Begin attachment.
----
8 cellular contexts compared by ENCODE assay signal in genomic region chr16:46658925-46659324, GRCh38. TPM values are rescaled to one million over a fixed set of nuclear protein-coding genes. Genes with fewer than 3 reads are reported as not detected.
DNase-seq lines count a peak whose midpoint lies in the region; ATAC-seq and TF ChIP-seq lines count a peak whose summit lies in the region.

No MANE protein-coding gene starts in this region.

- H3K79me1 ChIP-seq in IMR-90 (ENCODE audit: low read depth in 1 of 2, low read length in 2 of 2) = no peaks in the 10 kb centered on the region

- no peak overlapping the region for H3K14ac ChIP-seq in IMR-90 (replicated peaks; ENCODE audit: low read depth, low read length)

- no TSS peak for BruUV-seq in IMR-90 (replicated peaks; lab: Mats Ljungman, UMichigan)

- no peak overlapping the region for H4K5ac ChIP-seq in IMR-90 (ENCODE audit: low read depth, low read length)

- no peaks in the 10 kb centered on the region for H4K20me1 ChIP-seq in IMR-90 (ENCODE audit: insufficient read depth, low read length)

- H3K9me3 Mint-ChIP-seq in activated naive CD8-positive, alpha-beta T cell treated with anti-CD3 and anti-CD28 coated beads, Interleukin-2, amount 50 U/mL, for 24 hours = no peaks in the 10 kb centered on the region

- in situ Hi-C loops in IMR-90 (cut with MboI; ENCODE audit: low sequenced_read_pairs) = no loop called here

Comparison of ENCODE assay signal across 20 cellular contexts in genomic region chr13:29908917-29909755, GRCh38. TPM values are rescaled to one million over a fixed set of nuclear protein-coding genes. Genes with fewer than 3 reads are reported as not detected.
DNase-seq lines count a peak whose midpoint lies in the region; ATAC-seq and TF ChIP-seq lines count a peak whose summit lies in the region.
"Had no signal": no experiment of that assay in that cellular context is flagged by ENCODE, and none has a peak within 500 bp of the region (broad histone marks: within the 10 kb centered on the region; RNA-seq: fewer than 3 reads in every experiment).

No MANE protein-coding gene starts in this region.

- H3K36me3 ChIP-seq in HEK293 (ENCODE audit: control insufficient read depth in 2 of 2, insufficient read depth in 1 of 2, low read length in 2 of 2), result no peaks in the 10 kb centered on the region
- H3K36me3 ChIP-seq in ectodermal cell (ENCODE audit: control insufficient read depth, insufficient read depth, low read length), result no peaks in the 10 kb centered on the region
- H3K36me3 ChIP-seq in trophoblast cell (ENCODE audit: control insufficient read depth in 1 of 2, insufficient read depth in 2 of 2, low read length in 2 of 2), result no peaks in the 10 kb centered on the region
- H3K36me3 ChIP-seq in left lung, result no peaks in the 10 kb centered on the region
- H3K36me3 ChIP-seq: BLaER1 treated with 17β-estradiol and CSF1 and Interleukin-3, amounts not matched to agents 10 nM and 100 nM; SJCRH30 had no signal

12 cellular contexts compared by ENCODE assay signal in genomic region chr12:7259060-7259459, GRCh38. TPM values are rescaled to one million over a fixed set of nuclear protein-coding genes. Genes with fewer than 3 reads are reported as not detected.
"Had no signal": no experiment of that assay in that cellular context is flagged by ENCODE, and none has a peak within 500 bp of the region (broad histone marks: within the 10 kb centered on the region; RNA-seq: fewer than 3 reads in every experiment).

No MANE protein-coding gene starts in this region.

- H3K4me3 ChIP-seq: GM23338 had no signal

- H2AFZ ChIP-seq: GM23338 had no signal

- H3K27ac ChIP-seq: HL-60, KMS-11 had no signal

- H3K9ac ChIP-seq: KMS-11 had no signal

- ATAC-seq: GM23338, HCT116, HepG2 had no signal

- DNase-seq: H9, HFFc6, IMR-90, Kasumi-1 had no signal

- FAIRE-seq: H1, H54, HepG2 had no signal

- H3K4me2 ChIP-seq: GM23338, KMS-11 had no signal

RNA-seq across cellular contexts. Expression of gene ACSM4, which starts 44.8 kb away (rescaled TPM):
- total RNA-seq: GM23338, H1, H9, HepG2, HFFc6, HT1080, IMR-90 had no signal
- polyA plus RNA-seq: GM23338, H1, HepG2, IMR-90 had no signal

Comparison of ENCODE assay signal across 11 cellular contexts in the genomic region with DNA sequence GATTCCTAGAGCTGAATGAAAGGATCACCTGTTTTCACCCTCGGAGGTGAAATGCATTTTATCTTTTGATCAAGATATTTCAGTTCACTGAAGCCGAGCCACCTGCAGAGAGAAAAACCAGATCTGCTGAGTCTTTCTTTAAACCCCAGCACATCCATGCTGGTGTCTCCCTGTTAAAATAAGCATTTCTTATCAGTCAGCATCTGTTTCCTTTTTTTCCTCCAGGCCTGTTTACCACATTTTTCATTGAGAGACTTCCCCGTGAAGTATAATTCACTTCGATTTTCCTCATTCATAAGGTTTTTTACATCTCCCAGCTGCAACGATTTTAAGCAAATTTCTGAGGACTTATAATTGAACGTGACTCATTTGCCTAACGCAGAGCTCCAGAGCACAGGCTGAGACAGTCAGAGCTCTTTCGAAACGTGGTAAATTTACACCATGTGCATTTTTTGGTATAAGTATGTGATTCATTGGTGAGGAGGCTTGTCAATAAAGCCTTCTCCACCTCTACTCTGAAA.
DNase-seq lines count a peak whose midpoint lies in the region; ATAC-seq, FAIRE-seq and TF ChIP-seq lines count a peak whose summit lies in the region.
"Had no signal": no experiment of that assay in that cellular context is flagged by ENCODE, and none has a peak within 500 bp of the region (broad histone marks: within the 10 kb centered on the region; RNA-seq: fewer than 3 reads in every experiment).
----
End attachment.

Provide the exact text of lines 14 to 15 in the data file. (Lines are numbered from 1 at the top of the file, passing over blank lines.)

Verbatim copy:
No MANE protein-coding gene starts in this region.

- H3K36me3 ChIP-seq in HEK293 (ENCODE audit: control insufficient read depth in 2 of 2, insufficient read depth in 1 of 2, low read length in 2 of 2), result no peaks in the 10 kb centered on the region